SHANGHAI (AP) – The prolonged weakness in the US and Europe may be the least of Asia’s troubles in 2011, economists say, as the region fights potentially destabilizing inflationary pressures
Asia will lead global growth in 2011, with China, now the world’s second largest economy, steady at about 10 percent growth, the government-affiliated Chinese Academy of Social Sciences forecasts.
With a strong rebound in the US or Europe just as unlikely as a relapse into a “double-dip” recession, Asia is easing its way out of stimulus programs launched during the financial crisis. But the US Federal Reserve’s effort to nurture job creation through fresh “quantitative easing” has governments across the Pacific maneuvering to keep price pressures from spiraling out of control.
“The inflation outlook is really critical at this point,” UBS economist Duncan Wooldridge said in a recent conference call, noting that excluding Japan, consumer price inflation in Asia has been averaging about 5 percent.
“From my perspective there’s really only one thing that matters at this point: inflation,” he said. China’s consumer price inflation surged to a 28-month high of 5.1 percent in November. The government raised interest rates in October for the first time since the financial crisis struck and has shifted to a “prudent” monetary policy for 2011 from one that was “relatively loose,” signaling its intent to tighten credit as it fights price hikes.
Focusing on the politically sensitive food prices that are said to account for up to three-quarters of the latest inflationary spike, the Chinese government ordered a crackdown on commodity speculation, price caps for edible oil and subsidies for the poor.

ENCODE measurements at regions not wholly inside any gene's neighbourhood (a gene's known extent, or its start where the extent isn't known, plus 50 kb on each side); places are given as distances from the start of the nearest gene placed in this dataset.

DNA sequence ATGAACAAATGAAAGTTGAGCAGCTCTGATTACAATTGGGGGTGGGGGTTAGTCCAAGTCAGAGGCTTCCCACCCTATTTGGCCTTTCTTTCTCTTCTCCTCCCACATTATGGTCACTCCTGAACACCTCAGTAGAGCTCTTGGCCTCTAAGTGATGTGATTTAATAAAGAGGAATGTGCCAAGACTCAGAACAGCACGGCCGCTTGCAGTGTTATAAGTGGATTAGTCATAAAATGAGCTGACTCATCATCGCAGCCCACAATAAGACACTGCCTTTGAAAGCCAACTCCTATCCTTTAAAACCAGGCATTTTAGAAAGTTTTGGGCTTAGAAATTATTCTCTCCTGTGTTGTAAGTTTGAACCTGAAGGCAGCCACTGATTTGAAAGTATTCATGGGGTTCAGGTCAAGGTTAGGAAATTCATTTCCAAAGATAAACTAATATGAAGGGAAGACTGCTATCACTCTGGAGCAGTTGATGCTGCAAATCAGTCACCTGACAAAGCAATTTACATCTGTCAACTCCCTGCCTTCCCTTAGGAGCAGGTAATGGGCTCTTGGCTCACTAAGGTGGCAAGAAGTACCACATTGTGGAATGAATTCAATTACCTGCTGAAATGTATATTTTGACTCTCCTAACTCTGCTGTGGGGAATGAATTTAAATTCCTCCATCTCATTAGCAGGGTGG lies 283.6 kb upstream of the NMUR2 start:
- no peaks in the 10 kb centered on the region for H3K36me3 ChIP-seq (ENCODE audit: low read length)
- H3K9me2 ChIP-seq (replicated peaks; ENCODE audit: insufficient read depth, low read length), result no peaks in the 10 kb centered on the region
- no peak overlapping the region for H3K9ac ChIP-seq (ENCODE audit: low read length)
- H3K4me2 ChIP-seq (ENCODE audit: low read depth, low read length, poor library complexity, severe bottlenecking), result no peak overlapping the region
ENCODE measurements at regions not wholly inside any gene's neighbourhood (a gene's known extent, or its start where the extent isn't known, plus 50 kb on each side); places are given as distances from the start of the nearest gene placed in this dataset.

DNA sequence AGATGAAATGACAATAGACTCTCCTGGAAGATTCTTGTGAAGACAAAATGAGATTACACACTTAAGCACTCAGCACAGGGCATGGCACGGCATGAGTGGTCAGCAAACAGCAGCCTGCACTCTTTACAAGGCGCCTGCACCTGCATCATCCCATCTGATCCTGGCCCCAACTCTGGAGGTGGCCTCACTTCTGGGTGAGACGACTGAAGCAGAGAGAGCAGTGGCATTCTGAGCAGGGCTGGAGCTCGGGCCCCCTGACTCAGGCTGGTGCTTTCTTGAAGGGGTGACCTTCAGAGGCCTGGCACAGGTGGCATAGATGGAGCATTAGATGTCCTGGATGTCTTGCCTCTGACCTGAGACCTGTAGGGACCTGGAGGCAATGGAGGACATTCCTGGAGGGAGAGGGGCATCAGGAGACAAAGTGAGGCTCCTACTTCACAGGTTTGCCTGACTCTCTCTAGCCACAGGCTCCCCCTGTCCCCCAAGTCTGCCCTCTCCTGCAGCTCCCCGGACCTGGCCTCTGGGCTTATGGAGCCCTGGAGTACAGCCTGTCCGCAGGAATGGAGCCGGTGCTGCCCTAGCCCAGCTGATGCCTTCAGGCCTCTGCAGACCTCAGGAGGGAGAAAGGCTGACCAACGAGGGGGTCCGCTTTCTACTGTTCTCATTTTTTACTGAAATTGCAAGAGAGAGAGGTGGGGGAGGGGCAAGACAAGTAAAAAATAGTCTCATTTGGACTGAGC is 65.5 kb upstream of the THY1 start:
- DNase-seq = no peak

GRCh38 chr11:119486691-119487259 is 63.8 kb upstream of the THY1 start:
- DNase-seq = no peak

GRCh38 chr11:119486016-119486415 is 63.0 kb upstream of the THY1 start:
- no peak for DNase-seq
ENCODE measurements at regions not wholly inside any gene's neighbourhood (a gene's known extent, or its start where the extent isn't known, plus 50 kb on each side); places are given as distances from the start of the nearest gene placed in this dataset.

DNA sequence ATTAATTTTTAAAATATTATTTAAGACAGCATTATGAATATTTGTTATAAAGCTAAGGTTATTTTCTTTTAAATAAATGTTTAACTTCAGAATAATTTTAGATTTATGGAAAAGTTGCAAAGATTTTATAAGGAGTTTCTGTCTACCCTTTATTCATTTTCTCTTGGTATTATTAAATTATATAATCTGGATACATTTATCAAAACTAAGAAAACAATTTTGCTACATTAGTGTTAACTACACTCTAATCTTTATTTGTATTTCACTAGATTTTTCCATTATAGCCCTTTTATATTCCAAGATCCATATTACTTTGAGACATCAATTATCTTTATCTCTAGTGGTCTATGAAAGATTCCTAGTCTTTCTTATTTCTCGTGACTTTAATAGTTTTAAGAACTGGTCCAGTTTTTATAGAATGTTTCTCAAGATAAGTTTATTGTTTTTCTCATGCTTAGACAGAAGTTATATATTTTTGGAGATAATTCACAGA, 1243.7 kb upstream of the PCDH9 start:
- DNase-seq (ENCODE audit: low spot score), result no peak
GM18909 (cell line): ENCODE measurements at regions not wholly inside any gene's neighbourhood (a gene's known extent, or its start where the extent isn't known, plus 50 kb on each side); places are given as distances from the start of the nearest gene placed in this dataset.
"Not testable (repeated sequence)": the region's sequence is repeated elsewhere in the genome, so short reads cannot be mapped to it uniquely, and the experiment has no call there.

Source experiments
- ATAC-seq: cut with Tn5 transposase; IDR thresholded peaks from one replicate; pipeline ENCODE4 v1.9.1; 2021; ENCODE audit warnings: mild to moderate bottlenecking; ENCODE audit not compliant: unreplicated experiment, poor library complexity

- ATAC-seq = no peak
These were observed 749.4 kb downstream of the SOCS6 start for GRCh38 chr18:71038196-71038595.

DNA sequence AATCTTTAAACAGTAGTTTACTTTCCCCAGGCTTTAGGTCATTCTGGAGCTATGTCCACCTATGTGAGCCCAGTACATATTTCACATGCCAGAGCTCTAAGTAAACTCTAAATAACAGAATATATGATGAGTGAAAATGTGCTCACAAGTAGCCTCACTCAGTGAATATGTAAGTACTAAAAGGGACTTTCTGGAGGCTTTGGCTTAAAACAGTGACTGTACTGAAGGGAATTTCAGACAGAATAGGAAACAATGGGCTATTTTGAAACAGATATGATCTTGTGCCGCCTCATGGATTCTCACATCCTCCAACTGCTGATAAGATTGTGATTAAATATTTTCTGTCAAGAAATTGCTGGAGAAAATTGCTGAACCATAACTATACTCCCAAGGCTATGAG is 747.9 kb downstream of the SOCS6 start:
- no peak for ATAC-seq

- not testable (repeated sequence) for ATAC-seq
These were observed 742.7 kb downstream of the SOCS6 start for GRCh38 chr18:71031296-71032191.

It is already claiming some success in bringing prices for some vegetables and fruits lower. Meanwhile, the weather problems – like drought in south China and floods in Pakistan and Thailand – that have pushed food prices higher should moderate by midyear, according to most forecasts.
But inflation remains a threat, especially for emerging economies that are attracting large inflows of money from investors seeking higher returns than they can get from US Treasurys and shares. The surging liquidity is adding to pressures on Asian economies to either raise interest rates or let currencies that already have gained substantially against the weak US dollar appreciate further.
“Emerging economies can stop inflation if they are determined,” says Shanghai-based independent economist Andy Xie. But he figures that an effective strategy would require raising exchange rates by up to 50 percent and interest rates by 10 percent.
“There is almost zero chance for them to pursue s uch a contractionary policy,” he says.
Those options, while unpalatable, reflect the region’s relative strength compared with the US, EU, and Japan, says a report by Macquarie Securities.
“Treading the fine line between growth undershoot and inflation overshoot is a challenge that is particular to Asia,” it says.
Japan, now the world’s No. 3 economy after it was overtaken by China this year, faces no such dilemma. Though its economy gained momentum in the third quarter, that is fading as slowing overseas demand and the strong yen bite into exports, while deflation continues to stymie growth.
With recession-stricken Americans unable to resume the kind of freewheeling spending that powered growth for much of the past two decades, the recovery increasingly hinges on Asian resilience.
“Asia is depending on demand in this part of the world,” says David Cohen, a regional economist for Action Economic in Singapore.
“That’s where it’s going to have to come from.”
So far, China’s rebound has largely been powered by massive bank lending in support of government stimulus, backed by steady, double-digit growth in consumer spending. The benefits spill across the region, from coal and iron ore miners in Australia and Indonesia, to semiconductor makers in South Korea and Taiwan. –ELAINE KURTENBACH
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